Conceptions and Misconceptions of Hostels Worldwide

Present research is inspired to study the conceptions and misconceptions of hostels in eight different countries (Spain, United States, United Kingdom, Germany, Hungary, Venezuela, China, Australia). The outcome of the research reports that the participants in the United States, United Kingdom, Germany and in Hungary define hostels as youth accommodations, Spanish participants as cheap hotels and Venezuelans call them homeless shelters. The majority of the participants of all the above mentioned countries determine that the most important difference between hostels and hotels is the price. Americans, English, Germans, and Hungarians believe that a night would cost between 10 and 30 Euro in an average hostel, while Spaniards and Venezuelans say it would be under 10 Euro. Most respondents agree that hostels are; located in the city center, great places to socialize, offer safe accommodation, staying in there allows guests to save up money, and they are popular choices among travelers. American and English participants think hostels are only for people who like to party. Spaniards and Venezuelans think, hostels are outside of the city center. Spanish and English participants believe that hostels are too cheap to be able to offer a good service. Most participants say, the low price would be the main reason to stay in a hostel. Americans, English and Germans also think that other values are important besides the price: fun, the opportunity to meet people and atmosphere. In spite of all the above, most participants think people would rather stay in a hotel than in a hostel. Stereotypes evolve in different ways, which also explains how misconceptions about hostels developed.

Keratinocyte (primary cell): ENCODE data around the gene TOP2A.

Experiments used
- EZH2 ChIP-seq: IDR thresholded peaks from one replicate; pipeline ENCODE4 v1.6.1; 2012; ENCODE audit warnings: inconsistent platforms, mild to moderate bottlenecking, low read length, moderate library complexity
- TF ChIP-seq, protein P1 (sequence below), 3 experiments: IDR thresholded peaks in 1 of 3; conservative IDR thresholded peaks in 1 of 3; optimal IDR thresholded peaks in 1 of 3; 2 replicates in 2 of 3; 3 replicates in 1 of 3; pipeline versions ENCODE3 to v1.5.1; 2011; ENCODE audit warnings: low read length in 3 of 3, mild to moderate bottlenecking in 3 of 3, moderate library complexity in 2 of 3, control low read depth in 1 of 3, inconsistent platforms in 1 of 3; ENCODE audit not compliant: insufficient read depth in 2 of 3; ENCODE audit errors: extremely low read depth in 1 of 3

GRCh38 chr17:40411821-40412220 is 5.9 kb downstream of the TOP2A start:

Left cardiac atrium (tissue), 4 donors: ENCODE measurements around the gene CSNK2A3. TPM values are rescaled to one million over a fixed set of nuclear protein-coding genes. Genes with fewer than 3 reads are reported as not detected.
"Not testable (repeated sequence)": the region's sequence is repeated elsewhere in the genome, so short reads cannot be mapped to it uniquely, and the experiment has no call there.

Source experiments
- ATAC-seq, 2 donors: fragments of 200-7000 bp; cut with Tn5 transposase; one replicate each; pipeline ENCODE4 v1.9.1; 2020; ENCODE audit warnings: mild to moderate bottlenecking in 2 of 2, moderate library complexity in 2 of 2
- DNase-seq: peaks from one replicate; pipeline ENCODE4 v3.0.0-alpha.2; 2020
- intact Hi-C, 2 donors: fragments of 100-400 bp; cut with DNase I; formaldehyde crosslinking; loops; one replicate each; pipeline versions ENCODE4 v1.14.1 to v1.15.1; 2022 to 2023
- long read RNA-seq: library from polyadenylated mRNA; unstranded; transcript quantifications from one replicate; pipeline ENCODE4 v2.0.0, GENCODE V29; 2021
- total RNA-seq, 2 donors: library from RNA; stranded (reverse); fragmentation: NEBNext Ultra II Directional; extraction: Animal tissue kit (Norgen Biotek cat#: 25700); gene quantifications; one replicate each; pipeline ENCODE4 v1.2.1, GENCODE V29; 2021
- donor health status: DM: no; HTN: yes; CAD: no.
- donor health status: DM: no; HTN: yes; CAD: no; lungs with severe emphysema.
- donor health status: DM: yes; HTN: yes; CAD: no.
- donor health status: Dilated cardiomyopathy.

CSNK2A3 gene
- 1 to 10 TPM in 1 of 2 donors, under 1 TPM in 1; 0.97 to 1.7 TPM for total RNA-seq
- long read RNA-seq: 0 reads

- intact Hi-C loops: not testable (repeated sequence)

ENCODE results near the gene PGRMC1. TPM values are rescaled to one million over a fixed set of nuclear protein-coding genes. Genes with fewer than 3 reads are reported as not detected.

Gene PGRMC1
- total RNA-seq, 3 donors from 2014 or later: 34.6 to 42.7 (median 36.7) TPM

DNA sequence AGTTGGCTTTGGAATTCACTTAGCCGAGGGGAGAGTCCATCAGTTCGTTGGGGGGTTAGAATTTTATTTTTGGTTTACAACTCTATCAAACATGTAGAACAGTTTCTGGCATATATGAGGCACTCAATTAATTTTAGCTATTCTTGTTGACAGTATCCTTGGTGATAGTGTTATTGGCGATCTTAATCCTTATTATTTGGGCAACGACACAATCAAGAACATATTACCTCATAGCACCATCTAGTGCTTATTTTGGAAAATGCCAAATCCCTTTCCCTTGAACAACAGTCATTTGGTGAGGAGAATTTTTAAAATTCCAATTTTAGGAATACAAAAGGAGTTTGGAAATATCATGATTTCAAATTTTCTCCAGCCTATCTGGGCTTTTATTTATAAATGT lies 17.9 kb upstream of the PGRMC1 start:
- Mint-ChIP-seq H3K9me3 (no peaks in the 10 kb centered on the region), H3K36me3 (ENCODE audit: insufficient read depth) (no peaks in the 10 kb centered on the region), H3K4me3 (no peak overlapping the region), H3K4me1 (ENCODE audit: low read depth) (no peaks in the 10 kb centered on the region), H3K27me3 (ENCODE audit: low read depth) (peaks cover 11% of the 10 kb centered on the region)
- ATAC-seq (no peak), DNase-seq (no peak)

Issue Date:
2014-09
Publication Type:
Journal Article
DOI and Other Identifiers:
ISSN 1789-7874 (Other)
PURL Identifier:
http://purl.umn.edu/202880
Published in:
APSTRACT: Applied Studies in Agribusiness and Commerce, Volume 08, Number 2-3
Page range:
61-67
Total Pages:
6
Series Statement:
8
2-3




 Record created 2017-04-01, last modified 2017-08-28

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